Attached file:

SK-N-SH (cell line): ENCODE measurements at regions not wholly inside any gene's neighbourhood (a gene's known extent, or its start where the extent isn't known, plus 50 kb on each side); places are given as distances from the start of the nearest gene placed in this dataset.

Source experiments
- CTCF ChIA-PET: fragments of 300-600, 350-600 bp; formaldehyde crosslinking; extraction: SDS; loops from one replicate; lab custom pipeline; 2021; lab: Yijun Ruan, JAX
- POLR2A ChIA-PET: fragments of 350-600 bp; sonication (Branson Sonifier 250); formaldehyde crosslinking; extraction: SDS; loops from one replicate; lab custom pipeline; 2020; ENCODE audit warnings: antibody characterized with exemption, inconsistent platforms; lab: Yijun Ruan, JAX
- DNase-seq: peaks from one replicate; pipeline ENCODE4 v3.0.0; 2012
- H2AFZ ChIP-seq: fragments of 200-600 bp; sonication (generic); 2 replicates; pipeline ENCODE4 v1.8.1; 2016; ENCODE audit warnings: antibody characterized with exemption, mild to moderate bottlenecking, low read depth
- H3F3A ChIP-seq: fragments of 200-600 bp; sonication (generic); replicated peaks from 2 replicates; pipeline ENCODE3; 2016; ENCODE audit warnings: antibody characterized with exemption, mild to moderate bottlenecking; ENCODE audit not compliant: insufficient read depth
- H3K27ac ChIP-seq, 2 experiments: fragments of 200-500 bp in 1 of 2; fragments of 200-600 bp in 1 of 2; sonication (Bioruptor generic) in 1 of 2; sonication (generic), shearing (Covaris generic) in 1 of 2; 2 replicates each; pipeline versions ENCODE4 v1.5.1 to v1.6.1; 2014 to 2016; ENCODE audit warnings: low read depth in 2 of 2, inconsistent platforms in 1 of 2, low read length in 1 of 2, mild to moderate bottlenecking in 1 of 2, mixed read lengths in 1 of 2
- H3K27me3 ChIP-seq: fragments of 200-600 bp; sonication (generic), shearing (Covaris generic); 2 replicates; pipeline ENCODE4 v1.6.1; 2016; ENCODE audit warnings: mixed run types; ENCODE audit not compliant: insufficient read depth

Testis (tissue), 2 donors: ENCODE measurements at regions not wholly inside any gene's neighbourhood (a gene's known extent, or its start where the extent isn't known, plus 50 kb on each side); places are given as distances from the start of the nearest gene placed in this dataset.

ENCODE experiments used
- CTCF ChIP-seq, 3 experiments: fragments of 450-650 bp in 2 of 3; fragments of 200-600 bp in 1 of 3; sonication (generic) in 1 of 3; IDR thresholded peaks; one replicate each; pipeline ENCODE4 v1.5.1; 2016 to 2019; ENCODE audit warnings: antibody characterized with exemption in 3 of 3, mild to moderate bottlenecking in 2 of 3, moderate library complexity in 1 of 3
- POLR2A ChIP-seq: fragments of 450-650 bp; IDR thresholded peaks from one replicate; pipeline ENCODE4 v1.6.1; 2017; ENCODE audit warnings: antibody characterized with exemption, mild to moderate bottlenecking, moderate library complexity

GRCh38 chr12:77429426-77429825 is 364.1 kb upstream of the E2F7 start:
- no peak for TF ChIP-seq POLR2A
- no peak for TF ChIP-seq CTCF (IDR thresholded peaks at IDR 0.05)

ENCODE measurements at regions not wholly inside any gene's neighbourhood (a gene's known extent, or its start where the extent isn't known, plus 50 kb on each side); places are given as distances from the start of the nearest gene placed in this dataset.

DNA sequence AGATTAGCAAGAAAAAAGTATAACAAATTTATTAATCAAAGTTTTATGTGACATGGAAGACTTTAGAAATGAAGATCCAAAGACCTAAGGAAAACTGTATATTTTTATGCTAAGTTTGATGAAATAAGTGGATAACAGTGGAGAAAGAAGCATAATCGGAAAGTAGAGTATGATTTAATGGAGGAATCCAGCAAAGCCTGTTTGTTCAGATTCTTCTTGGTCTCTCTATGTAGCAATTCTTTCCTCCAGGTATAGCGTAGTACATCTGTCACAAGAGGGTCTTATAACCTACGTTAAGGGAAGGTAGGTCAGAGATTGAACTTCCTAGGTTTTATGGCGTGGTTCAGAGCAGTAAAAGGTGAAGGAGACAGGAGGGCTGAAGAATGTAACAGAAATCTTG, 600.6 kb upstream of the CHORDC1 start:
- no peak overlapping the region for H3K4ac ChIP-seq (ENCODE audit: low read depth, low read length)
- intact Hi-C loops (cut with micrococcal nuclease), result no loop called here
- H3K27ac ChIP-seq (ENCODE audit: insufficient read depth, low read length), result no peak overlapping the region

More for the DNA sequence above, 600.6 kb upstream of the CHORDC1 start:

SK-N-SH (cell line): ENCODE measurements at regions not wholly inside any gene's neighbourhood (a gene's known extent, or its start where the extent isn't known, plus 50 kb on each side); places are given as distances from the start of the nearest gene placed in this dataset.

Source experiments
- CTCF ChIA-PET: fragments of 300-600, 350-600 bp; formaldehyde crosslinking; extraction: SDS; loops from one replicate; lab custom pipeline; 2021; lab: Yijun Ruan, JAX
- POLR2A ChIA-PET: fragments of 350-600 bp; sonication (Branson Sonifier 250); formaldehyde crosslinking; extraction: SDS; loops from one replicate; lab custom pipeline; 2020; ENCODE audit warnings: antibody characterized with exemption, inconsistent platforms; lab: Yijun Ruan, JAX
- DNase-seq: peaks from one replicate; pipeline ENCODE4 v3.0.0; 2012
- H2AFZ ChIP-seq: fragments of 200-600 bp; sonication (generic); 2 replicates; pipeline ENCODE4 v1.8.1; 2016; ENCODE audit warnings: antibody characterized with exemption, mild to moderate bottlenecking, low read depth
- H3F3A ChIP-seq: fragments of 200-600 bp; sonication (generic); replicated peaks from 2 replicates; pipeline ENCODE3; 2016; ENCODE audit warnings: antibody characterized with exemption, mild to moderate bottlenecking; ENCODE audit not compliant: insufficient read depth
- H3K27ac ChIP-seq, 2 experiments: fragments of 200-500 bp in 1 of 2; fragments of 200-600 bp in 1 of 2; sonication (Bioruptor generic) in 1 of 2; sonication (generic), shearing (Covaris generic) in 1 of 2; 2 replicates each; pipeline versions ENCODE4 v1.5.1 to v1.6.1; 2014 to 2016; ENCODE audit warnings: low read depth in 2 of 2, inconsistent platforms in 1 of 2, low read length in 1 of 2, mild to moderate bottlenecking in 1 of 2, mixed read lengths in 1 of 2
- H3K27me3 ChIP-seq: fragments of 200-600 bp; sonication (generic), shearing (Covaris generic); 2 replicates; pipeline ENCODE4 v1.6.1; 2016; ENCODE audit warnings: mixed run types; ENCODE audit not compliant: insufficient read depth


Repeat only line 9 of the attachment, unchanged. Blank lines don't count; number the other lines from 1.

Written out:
- H3K27me3 ChIP-seq: fragments of 200-600 bp; sonication (generic), shearing (Covaris generic); 2 replicates; pipeline ENCODE4 v1.6.1; 2016; ENCODE audit warnings: mixed run types; ENCODE audit not compliant: insufficient read depth